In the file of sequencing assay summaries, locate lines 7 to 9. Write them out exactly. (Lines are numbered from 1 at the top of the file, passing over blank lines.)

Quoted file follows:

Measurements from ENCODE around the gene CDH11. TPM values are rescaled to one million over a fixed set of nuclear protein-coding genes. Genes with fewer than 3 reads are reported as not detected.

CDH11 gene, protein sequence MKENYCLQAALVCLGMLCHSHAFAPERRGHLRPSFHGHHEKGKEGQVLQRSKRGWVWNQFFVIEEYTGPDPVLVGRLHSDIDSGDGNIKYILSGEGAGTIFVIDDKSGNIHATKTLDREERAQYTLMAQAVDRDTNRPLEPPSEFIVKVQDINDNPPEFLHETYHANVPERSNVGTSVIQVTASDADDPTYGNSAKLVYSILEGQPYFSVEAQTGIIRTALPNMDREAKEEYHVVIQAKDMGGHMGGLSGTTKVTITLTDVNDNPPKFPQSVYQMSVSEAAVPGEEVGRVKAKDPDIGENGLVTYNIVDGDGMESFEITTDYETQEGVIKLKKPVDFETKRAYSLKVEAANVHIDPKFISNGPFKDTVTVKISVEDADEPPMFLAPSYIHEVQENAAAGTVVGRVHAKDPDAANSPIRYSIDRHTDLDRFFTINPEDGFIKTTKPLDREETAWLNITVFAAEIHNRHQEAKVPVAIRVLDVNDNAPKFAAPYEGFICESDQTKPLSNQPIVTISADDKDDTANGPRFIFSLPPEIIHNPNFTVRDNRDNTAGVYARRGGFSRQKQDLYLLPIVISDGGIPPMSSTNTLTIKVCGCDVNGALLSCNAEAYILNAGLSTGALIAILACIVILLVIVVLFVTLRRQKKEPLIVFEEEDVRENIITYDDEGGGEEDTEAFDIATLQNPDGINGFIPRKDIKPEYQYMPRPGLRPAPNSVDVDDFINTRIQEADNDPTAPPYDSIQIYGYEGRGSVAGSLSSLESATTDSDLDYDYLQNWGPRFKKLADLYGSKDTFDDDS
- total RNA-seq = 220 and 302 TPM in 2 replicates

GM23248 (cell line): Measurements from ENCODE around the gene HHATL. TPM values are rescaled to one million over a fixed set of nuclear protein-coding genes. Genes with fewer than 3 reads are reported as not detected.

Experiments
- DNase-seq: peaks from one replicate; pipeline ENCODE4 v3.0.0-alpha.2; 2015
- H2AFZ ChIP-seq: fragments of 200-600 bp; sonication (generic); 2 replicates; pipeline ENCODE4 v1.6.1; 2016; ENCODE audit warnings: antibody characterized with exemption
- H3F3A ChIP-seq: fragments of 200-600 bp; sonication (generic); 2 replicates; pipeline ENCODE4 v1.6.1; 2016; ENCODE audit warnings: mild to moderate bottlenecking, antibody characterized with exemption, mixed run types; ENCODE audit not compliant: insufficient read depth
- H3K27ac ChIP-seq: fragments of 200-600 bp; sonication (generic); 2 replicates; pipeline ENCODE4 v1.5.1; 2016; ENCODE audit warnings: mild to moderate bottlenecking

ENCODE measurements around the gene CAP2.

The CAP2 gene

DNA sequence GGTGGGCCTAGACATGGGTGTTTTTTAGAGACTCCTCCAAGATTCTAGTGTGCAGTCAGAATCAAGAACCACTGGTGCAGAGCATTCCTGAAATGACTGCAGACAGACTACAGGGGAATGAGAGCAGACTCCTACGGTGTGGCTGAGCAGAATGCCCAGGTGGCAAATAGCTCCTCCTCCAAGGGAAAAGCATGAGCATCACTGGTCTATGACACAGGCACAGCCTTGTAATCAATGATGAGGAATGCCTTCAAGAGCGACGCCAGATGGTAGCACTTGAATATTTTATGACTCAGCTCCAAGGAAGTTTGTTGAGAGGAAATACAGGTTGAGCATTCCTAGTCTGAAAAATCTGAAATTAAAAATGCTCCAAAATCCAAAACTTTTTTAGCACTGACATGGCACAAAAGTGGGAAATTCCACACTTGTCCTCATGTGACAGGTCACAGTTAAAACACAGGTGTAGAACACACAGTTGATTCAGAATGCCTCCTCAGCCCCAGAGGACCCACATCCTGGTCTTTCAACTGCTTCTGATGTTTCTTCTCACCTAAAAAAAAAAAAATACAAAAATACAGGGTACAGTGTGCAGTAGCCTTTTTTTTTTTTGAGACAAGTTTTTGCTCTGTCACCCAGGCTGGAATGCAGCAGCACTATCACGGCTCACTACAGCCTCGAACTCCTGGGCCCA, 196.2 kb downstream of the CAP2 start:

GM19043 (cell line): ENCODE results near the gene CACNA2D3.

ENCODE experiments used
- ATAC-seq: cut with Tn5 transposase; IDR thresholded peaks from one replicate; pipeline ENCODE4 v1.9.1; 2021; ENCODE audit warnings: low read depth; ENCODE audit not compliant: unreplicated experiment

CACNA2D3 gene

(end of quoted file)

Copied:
- H2AFZ ChIP-seq: fragments of 200-600 bp; sonication (generic); 2 replicates; pipeline ENCODE4 v1.6.1; 2016; ENCODE audit warnings: antibody characterized with exemption
- H3F3A ChIP-seq: fragments of 200-600 bp; sonication (generic); 2 replicates; pipeline ENCODE4 v1.6.1; 2016; ENCODE audit warnings: mild to moderate bottlenecking, antibody characterized with exemption, mixed run types; ENCODE audit not compliant: insufficient read depth
- H3K27ac ChIP-seq: fragments of 200-600 bp; sonication (generic); 2 replicates; pipeline ENCODE4 v1.5.1; 2016; ENCODE audit warnings: mild to moderate bottlenecking